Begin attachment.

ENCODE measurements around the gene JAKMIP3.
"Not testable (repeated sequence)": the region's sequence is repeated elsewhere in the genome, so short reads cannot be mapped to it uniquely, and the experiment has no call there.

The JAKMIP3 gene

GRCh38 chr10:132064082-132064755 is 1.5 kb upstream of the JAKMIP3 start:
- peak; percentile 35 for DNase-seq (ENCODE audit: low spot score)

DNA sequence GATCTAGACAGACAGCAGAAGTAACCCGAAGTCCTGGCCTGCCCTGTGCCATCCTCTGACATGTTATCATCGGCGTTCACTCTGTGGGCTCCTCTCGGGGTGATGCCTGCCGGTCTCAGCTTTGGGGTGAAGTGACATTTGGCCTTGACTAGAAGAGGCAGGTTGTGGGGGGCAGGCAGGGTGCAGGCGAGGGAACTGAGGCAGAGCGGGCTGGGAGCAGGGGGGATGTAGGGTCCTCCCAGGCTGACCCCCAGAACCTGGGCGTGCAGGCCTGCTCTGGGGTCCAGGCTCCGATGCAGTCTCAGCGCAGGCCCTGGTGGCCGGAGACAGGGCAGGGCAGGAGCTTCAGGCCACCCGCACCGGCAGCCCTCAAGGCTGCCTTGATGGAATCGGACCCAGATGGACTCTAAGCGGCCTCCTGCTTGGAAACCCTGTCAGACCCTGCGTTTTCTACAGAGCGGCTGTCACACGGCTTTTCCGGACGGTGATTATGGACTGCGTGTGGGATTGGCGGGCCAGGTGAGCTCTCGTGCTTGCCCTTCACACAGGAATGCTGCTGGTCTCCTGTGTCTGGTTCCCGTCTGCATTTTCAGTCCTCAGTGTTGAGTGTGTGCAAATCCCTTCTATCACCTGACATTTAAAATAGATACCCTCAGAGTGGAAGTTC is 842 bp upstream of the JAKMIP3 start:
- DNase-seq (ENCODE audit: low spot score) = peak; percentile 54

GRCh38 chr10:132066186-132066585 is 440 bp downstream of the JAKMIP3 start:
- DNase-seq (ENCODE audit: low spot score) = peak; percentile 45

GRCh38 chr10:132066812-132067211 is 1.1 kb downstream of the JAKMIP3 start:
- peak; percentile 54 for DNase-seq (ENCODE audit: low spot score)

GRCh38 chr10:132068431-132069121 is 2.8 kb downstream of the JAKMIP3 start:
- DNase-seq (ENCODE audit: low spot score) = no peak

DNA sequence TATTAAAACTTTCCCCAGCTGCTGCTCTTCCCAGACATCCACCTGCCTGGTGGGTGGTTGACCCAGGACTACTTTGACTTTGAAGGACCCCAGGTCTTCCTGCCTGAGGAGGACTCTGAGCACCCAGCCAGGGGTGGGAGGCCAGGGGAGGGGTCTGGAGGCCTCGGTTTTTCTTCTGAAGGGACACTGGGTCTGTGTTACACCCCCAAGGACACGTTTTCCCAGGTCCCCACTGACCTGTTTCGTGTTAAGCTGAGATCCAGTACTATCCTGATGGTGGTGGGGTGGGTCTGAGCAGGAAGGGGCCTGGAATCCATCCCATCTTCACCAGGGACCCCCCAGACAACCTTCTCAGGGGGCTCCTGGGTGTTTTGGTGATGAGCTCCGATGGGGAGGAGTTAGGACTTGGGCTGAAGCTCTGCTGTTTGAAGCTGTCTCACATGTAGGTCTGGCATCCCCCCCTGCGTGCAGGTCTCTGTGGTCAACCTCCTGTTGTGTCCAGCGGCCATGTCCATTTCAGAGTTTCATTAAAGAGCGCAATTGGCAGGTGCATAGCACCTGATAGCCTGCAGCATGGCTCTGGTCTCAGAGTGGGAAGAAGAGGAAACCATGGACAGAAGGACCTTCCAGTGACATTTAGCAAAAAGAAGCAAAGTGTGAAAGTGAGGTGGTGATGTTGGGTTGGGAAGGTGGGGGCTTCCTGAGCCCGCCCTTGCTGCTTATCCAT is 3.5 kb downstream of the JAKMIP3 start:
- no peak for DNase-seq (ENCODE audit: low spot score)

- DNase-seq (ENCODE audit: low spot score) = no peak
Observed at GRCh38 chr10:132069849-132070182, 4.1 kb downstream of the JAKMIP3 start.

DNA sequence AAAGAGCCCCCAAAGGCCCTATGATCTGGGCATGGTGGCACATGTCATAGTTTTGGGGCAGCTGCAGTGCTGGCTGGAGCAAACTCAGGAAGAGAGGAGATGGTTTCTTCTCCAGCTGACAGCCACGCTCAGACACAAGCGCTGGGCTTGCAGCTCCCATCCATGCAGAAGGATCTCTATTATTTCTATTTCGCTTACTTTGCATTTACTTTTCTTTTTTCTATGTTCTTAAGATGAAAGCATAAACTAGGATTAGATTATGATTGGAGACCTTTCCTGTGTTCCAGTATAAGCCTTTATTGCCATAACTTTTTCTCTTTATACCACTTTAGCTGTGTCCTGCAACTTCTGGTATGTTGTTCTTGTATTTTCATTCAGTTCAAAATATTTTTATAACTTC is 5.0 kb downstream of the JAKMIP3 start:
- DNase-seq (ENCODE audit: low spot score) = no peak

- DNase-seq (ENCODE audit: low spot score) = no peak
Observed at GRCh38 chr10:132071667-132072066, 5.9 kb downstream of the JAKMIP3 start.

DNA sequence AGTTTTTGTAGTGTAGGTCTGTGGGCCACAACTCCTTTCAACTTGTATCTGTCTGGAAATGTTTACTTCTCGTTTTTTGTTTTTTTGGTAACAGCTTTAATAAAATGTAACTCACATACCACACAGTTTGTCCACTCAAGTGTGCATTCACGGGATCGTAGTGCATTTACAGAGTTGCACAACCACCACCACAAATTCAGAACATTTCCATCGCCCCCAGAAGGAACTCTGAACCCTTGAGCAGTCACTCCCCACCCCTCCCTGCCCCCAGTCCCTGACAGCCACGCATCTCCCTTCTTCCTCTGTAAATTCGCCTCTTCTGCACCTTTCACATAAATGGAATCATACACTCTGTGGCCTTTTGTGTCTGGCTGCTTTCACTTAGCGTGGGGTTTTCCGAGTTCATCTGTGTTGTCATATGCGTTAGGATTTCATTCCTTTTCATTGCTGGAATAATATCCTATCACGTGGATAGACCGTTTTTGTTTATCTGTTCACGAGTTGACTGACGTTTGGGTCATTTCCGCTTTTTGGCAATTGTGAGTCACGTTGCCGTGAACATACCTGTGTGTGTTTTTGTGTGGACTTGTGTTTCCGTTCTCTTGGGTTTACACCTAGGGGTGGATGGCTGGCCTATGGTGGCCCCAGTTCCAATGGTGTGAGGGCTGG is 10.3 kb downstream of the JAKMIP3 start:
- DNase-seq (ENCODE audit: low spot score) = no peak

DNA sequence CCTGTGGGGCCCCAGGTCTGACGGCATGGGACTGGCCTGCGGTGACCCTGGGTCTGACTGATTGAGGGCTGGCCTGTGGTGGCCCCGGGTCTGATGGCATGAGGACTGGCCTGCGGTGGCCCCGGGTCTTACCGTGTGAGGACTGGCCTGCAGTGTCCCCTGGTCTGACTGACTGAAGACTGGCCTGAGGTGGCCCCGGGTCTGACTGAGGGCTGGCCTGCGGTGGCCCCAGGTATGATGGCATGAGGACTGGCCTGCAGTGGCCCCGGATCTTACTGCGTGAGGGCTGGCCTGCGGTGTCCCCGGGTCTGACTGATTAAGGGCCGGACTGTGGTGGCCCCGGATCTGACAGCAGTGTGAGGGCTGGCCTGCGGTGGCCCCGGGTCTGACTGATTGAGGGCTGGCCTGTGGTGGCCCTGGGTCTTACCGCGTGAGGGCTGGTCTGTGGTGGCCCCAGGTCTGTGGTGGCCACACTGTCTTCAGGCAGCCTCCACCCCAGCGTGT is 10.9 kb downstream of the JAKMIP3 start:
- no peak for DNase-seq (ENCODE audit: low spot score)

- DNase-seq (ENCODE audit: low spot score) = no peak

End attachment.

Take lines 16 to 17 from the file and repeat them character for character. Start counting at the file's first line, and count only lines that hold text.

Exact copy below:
- DNase-seq (ENCODE audit: low spot score) = no peak
Observed at GRCh38 chr10:132069849-132070182, 4.1 kb downstream of the JAKMIP3 start.